Oil rises over 1% as Mideast tensions face virus concerns



* Israeli aircraft strike rocket launch sites in Lebanon -military Delta surge in China prompts more restrictions and flight cuts

By Stephanie Kelly

NEW YORK, Aug 5 (Reuters) - Oil prices rose more than 1% on Thursday on increasing Middle East tensions, but gains were capped as fresh restrictions to counter a surge in COVID-19 cases threatened the global energy demand recovery.

Brent crude oil futures LCOc1 rose 91 cents, or 1.3%, to settle at $71.29 a barrel, after earlier dipping below $70 for the first time since July 21. U.S. West Texas Intermediate (WTI) crude CLc1 futures rose 94 cents, or 1.4%, to settle at $69.09 a barrel.

Both benchmarks fell more than $2 on Wednesday to a two-week low.

"Yesterday it was really all about concerns about the Delta variant, and then today there were worries that maybe we overdid it," said Phil Flynn, senior analyst at Price Futures Group in Chicago. "We saw an increase in geopolitical risk as well."

Israeli jets struck what its military said were rocket launch sites in Lebanon early on Thursday in response to two rockets fired towards Israel from Lebanese territory, in an escalation of cross-border hostilities amid heightened tensions with Iran.

The exchange came after an attack on a tanker off the coast of Oman last Thursday, which Israel blamed on Iran. Two crew members, a Briton and a Romanian, were killed. Iran denied any involvement.

Asked if Israel was prepared to strike Iran, Israeli Defence Minister Benny Gantz told YNet news on Thursday "yes."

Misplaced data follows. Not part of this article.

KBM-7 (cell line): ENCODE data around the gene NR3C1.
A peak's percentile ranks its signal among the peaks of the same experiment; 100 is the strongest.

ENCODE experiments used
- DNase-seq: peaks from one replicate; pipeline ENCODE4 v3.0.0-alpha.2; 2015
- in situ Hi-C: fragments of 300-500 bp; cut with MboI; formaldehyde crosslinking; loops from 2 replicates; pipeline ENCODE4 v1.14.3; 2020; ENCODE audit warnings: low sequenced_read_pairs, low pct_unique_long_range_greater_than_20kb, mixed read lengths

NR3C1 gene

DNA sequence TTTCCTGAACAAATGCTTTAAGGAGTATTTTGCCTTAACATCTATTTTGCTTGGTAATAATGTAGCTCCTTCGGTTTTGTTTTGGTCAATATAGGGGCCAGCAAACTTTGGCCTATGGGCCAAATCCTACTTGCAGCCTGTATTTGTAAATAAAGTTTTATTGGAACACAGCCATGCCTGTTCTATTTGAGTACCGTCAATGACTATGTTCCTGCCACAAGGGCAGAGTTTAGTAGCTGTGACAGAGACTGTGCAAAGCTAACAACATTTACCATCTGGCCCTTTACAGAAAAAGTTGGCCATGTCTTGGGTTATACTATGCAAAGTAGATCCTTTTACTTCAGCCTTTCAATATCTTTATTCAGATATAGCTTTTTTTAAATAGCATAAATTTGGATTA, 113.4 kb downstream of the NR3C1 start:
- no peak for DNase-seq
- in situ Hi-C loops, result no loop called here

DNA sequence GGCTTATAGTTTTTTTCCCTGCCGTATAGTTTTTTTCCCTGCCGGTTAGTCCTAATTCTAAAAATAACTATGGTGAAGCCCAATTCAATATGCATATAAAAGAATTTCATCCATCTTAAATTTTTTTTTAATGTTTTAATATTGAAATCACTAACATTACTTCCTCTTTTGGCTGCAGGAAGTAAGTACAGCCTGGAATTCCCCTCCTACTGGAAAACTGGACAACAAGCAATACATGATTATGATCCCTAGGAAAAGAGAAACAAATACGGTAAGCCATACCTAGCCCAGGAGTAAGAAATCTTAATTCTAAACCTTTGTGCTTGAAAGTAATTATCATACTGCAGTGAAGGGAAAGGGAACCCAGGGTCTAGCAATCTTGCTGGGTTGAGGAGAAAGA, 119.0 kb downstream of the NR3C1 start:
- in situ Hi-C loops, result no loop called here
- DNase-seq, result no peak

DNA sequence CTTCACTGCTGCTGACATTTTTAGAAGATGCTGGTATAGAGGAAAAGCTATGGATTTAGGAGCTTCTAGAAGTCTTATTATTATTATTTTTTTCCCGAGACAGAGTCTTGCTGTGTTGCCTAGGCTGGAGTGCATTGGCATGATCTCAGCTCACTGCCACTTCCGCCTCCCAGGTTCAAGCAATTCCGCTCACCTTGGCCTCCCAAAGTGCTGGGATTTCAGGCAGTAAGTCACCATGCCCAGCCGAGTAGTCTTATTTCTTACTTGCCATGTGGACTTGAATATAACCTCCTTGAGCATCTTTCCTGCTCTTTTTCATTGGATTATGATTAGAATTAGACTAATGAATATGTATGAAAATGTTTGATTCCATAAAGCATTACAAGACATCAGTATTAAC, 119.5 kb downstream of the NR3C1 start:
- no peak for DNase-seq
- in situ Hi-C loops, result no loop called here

The growing tensions come as nuclear talks between Iran and Western powers that would ease sanctions on Tehran's oil exports appear to have stalled.

"With tensions brewing amongst Iran and world powers over last week's drone attack, it seems nuclear deal talks will be lengthy and unlikely to provide imminent sanction relief for Iran," said Edward Moya, senior analyst at OANDA.

Offsetting the geopolitical tensions, concerns over the recovery of global oil demand grew amid a surge in coronavirus cases.

Japan is poised to expand emergency restrictions to more prefectures while China, the world's second-largest oil consumer, has imposed curbs in some cities and cancelled flights, threatening fuel demand.

"China is now facing its most challenging COVID-19 crisis since the initial outbreak was brought under control," analysts at consultancy FGE said in a note on Thursday.

In the United States, the world's biggest oil consumer, COVID-19 cases hit a six-month high with more than 100,000 infections reported on Wednesday, according to a Reuters tally.

Analysts at investment bank UBS, however, said they expect oil prices to resume their upward trend despite pandemic concerns, projecting Brent crude will trade between $75 and $80 per barrel in the second half of 2021.
Reporting by Stephanie Kelly in New York; Additional reporting by Ron Bousso in London and Jessica Jaganathan in Singapore; Editing by Marguerita Choy and Jason Neely

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